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WALKER'S 31 PUSH CATS TO 75-58 SEC TRIUMPH

Date story was published: Thursday, January 9, 1986

Twice while Kentucky smiled through its pregame warm-ups last night, Ed Davender interrupted with a warning:

"Let's get serious, you all," he said.

The Wildcats didn't take heed, however, until 15 minutes remained in a surprising struggle with Mississippi.

Then, UK resembled the team that relied heavily on defense on its way to 10 victories in its first 12 games.

Victory No. 11, a 75-58 decision over Ole Miss last night, followed when the better-late-than-never Wildcats squeezed multiple turnovers out of their suddenly vulnerable victim.

After a timeout with 15:08 remaining, Kentucky went on an 18-6 spurt to break out from what had been a 34-34 deadlock.

Once ahead comfortably at 52-40 with 9:17 left, UK coasted to its second victory in three Southeastern Conference games.

Ole Miss fell to 7-5 overall and 0-3 in the SEC.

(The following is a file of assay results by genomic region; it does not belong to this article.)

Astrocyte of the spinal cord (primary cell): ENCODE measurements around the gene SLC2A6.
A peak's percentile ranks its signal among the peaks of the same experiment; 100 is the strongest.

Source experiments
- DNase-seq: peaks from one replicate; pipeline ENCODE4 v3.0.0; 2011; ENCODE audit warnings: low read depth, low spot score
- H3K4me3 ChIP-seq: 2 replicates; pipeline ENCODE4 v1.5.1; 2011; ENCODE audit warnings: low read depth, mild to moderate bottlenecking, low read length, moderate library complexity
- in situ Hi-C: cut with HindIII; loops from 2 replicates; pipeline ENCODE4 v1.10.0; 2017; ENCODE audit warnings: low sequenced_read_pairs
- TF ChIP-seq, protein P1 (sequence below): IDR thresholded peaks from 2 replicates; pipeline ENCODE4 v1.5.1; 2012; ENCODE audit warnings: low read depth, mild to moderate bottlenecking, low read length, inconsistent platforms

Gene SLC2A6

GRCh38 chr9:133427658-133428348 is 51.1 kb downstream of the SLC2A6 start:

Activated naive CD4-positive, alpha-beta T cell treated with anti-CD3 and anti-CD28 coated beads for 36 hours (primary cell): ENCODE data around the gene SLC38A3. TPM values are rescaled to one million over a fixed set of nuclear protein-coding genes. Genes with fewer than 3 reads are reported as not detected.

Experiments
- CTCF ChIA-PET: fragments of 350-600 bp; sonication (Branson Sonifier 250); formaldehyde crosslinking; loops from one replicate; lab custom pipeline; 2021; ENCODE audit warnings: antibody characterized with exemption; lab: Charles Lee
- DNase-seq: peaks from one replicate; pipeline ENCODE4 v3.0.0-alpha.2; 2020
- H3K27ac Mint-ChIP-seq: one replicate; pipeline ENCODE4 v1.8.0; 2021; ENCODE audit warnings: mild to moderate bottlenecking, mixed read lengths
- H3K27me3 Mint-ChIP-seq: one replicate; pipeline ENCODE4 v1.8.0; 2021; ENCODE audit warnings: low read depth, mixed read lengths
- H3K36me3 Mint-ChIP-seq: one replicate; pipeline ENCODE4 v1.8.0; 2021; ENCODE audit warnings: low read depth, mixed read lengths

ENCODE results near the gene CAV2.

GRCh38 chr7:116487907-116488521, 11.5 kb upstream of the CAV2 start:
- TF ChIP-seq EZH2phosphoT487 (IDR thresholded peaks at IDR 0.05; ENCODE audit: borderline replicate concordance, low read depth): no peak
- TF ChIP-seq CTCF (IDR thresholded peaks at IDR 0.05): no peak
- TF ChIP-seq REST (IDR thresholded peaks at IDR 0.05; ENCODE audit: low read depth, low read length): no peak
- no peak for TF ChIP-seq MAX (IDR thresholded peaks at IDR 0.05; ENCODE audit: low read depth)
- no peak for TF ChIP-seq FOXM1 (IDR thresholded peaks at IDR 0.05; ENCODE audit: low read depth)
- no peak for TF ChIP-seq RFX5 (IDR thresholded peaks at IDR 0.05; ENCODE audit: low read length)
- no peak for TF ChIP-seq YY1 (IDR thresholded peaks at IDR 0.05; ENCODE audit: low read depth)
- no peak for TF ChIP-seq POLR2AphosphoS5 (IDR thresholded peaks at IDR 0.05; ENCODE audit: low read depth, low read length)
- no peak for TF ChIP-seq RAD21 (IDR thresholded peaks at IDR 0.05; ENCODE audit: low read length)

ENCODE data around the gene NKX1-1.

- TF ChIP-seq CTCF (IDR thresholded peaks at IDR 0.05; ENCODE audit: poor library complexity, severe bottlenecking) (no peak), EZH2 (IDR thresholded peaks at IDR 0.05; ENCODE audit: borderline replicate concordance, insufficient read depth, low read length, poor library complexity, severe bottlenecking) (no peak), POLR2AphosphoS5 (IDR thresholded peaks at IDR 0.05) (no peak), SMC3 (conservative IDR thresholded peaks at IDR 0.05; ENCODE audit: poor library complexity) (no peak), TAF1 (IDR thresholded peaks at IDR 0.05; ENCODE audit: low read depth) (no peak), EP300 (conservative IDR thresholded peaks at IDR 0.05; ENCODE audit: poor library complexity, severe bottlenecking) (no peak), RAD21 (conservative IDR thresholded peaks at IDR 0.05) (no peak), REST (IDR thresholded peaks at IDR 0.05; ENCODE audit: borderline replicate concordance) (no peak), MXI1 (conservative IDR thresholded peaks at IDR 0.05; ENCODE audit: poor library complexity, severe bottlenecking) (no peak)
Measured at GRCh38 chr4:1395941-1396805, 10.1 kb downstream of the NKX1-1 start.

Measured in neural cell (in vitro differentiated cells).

"He (Coach Eddie Sutton) was upset with us all through the game," said Davender, nixing the notion of anything magical about the timeout at the 15:08 mark. "We knew it was time for us to win. We didn't want to wait until the final minute and be in a tie game."

Whatever Sutton said, and he, too, downplayed its significance ("I didn't give any Knute Rockne speech," he said), UK broke from the huddle a different team.

The Wildcats attacked immediately, trapping all over the court. The Rupp Arena crowd of 22,645 responded with a standing ovation.

After Roderick Barnes broke for a layup that Kenny Walker stretched high to goaltend, Ole Miss had its second and last lead of the game: 36-34.

Kentucky forced turnovers on the Rebels next three possessions, scored the next six points and never looked back.

Walker got the equalizer on a freak "pass" from Richard Madison.

Madison, whom Sutton designated as UK's man when the Cats want to scrap its three-guard lineup, appeared to be going up for a short shot. The ball squirted out of his hands right to Walker, who flipped in two of his 31 points.

"Beautiful pass," said a smiling Sutton, who went with his regular three- guard starting lineup.

"It came so fast, it must have been a pass," Walker said.

Not so, confessed Madison.

"I was going to jump like I was going up for a pass and then dump it off," Madison said, "but it fell out of my hands."

Then, with 14:22 remaining, Walker scored more conventionally, posting low for a turnaround on the baseline, and Kentucky led for good.

The lead grew to as much as 20 down the stretch (70-50) before Kentucky made the oddsmakers look good with a 17-point decision. UK was favored by 17.